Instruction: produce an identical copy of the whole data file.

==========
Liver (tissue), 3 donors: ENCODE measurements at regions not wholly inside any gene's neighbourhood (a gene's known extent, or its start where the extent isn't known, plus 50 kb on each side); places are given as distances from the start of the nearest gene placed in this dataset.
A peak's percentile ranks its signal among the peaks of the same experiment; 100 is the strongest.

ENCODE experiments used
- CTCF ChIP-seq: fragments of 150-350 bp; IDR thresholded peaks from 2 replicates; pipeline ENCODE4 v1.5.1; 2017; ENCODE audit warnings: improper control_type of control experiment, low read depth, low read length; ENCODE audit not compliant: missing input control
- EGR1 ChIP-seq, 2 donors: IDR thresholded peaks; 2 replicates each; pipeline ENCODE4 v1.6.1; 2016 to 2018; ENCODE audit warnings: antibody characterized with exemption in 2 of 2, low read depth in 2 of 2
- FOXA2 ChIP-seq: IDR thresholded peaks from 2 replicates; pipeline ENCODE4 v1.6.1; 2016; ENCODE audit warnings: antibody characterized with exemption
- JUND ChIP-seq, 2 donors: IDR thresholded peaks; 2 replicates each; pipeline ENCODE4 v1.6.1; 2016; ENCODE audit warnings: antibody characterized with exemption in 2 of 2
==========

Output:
Liver (tissue), 3 donors: ENCODE measurements at regions not wholly inside any gene's neighbourhood (a gene's known extent, or its start where the extent isn't known, plus 50 kb on each side); places are given as distances from the start of the nearest gene placed in this dataset.
A peak's percentile ranks its signal among the peaks of the same experiment; 100 is the strongest.

ENCODE experiments used
- CTCF ChIP-seq: fragments of 150-350 bp; IDR thresholded peaks from 2 replicates; pipeline ENCODE4 v1.5.1; 2017; ENCODE audit warnings: improper control_type of control experiment, low read depth, low read length; ENCODE audit not compliant: missing input control
- EGR1 ChIP-seq, 2 donors: IDR thresholded peaks; 2 replicates each; pipeline ENCODE4 v1.6.1; 2016 to 2018; ENCODE audit warnings: antibody characterized with exemption in 2 of 2, low read depth in 2 of 2
- FOXA2 ChIP-seq: IDR thresholded peaks from 2 replicates; pipeline ENCODE4 v1.6.1; 2016; ENCODE audit warnings: antibody characterized with exemption
- JUND ChIP-seq, 2 donors: IDR thresholded peaks; 2 replicates each; pipeline ENCODE4 v1.6.1; 2016; ENCODE audit warnings: antibody characterized with exemption in 2 of 2